It’s been quite a week in American policymaking and politicking. Among the horrible things the current administration is doing is an attempt to protect white students from discrimination. Or, in reality land where we say what we mean: end affirmative action and further limit access to higher education.
The campus novel is a beloved, if somewhat worn, genre, but it is also a too-white one. Among the campus novels on this list, only a handful are by writers of of color or present an alternative to the small liberal arts college environment. It’s likely no coincidence that those campuses remain disproportionately white. To argue that white students are being discriminated against by policies meant to move us toward equality is to miss the point entirely; to argue that an administration that might make such an argument isn’t racist is to deny the truth.
College is a rite of passage for many young people, and it is also a part of the American Dream for many families. Here is a list of books that tackle those fraught four years: some are campus novels, some turn the tropes of campus novels on their heads, some are nonfiction looks at the state of the academy today, and some look at the alternative paths to or instead of college that one might take.
The Secret History by Donna Tartt
Under the influence of their charismatic classics professor, a group of eccentric misfits at an elite New England college discover a way of thinking and living that is a world away from the humdrum existence of their contemporaries. But when they go beyond the boundaries of normal morality they slip gradually from obsession to corruption and betrayal, and at last, into evil.
For Discrimination: Race, Affirmative Action, and the Law by Randall Kennedy
What precisely is affirmative action, and why is it fiercely championed by some and just as fiercely denounced by others? What are its benefits and costs to American society? Randall Kennedy gives us a concise and deeply personal overview of the policy, refusing to shy away from the myriad complexities of an issue that continues to bedevil American race relations.
The Idiot by Elif Batuman
The year is 1995, and email is new. Selin, the daughter of Turkish immigrants, arrives for her freshman year at Harvard. Almost by accident, begins corresponding with Ivan, an older mathematics student from Hungary. At the end of the school year, Ivan goes to Budapest for the summer, and Selin heads to the Hungarian countryside, to teach English in a program run by one of Ivan’s friends. Selin’s summer in Europe does not resonate with anything she has previously heard about the typical experiences of American college students, or indeed of any other kinds of people. For Selin, this is a journey further inside herself: a coming to grips with the ineffable and exhilarating confusion of first love, and with the growing consciousness that she is doomed to become a writer.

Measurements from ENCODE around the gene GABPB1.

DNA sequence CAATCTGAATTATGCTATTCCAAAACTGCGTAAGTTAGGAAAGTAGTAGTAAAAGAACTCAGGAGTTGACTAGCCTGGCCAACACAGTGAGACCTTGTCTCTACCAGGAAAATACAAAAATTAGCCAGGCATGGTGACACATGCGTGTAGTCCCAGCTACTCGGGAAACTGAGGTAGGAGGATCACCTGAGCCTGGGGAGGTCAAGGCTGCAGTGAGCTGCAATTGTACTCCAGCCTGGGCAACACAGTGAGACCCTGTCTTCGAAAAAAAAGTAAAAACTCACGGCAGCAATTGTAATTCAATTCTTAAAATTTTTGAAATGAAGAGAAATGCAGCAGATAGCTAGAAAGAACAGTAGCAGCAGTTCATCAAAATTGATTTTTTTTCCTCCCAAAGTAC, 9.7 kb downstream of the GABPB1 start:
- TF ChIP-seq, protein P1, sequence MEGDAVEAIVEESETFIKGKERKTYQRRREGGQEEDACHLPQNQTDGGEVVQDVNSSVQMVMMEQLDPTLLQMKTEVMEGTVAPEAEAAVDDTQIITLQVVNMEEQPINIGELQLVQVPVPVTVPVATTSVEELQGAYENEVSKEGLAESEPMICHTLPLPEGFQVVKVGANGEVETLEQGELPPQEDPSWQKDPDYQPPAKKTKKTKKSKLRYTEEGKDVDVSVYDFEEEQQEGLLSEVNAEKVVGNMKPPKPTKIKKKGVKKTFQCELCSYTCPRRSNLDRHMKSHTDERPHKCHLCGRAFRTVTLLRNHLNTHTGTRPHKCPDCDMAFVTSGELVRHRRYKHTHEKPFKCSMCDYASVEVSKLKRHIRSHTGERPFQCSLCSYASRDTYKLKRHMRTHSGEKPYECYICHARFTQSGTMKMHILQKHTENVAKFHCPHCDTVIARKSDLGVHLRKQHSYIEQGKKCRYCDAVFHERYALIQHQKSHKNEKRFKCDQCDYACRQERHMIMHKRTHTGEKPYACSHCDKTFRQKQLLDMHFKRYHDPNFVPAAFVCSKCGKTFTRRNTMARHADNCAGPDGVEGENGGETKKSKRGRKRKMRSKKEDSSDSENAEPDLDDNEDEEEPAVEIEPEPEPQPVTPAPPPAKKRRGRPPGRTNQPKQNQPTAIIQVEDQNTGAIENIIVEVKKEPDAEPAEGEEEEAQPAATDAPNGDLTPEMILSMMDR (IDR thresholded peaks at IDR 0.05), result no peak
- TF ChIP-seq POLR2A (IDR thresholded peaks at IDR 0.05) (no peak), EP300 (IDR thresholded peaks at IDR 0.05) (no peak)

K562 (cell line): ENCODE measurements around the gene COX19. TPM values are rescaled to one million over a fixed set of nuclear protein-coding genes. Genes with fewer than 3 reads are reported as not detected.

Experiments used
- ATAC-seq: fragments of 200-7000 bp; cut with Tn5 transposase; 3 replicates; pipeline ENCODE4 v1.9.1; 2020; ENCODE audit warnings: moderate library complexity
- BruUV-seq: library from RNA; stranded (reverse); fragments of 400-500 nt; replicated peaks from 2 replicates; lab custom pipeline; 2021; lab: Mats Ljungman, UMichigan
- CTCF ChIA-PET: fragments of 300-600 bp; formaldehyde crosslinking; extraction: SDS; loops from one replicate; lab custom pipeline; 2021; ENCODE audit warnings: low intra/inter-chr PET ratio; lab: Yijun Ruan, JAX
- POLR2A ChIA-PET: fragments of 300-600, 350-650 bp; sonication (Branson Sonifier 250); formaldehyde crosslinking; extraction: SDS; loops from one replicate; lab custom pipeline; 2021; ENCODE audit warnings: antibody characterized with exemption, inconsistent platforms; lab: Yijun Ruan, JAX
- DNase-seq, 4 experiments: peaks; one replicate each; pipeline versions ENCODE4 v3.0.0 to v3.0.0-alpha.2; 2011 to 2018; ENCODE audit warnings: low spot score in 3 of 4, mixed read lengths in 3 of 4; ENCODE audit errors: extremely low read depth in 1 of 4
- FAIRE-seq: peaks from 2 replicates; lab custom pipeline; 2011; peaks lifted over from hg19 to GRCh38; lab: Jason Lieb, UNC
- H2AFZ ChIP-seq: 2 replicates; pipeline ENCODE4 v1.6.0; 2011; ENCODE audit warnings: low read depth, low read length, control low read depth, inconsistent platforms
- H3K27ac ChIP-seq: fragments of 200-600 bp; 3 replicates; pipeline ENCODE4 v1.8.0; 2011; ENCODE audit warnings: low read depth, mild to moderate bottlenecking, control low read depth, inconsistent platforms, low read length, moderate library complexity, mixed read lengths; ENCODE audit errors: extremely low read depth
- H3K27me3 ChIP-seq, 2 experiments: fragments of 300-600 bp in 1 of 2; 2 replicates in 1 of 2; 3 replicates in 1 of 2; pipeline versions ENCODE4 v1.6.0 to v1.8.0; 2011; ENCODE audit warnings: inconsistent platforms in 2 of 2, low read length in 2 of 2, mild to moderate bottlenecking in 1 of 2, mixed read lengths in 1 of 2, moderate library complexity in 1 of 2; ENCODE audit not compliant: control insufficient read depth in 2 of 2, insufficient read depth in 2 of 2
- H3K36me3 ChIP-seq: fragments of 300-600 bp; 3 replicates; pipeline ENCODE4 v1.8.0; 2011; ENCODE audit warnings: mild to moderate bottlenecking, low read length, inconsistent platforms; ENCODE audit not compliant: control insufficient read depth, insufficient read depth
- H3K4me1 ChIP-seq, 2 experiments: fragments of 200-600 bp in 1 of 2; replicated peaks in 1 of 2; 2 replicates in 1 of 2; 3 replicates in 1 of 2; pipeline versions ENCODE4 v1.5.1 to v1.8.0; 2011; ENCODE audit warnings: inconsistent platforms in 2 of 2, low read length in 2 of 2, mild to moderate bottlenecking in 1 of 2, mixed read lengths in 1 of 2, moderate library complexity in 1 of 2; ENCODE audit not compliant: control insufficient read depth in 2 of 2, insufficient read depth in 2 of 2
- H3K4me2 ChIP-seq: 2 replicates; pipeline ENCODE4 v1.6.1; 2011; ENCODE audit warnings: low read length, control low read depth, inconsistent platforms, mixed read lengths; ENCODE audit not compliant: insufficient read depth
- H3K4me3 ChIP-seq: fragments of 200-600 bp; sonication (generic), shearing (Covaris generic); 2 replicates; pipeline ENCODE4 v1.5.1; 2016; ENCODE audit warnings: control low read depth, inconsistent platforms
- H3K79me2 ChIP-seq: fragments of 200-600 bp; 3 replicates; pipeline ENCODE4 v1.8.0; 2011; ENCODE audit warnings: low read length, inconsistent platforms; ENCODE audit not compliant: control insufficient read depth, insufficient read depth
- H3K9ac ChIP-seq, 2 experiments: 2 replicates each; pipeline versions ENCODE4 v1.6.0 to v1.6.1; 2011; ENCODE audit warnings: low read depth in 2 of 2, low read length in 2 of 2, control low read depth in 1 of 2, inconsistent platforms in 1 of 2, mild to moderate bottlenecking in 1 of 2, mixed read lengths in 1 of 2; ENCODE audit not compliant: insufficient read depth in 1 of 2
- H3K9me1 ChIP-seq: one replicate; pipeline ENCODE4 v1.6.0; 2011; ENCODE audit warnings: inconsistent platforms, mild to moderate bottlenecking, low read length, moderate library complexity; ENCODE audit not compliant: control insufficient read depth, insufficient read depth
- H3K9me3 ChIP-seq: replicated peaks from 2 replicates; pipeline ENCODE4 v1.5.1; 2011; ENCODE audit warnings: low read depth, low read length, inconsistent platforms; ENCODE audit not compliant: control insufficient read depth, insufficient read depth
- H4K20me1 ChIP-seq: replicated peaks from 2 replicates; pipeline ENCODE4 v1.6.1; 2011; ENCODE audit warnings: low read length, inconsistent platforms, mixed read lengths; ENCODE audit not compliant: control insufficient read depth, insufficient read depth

The Art of Fielding by Chad Harbach
At Westish College, a small school on the shore of Lake Michigan, baseball star Henry Skrimshander seems destined for big league stardom. But when a routine throw goes disastrously off course, the fates of five people are upended.
The Marriage Plot by Jeffrey Eugenides
It’s the early 1980s. In American colleges, the wised-up kids are inhaling Derrida and listening to Talking Heads. But Madeleine Hanna, dutiful English major, is writing her senior thesis on Jane Austen and George Eliot, purveyors of the marriage plot that lies at the heart of the greatest English novels. As Madeleine studies the age-old motivations of the human heart, real life, in the form of two very different guys, intervenes. As all three of members of the love triangle face life in the real world after graduation, they will have to reevaluate everything they have learned.
Uncommon Women and Others by Wendy Wasserstein
Alumnae of Mount Holyoke College (Wasserstein’s alma mater) meet for lunch one day in 1978 and talk about their time together in college. The play is thus a series of flashbacks to the 1972-1973 school year, as seven seniors and one freshman try to “discover themselves” in the wake of second-wave feminism.
Welcome to Braggsville by T. Geronimo Johnson
T. Geronimo Johnson has written an astonishing, razor-sharp satire. He skewers issues of class, race, intellectual and political chauvinism, Obamaism, social media, and much more. A literary coming-of-age novel for a new generation, written with tremendous social insight and a unique, generous heart, Welcome to Braggsville reminds us of the promise and perils of youthful exuberance, while painting an indelible portrait of contemporary America.
Pictures from an Institution by Randall Jarrell
Beneath the unassuming surface of a progressive women’s college lurks a world of intellectual pride and pomposity awaiting devastation by the pens of two brilliant and appalling wits. Randall Jarrell’s classic novel was originally published to overwhelming critical acclaim in 1954, forging a new standard for campus satire.
The Group by Mary McCarthy
McCarthy portrays the lives of eight Vassar graduates, known simply to their classmates as “the group.” An eclectic mix of personalities and upbringings, they meet a week after graduation to watch Kay Strong, the first of the group, be married. After the ceremony, the women begin their adult lives—traveling to Europe, tackling the world of nursing and publishing, and finding love and heartbreak in the streets of New York City. Through the years, some of the friends grow apart and some become more entangled in each other’s affairs, but all vow not to become like their mothers and fathers. It is only when one of them passes away that they all come back together again to mourn the loss of a friend, a confidante, and most importantly, a member of the group.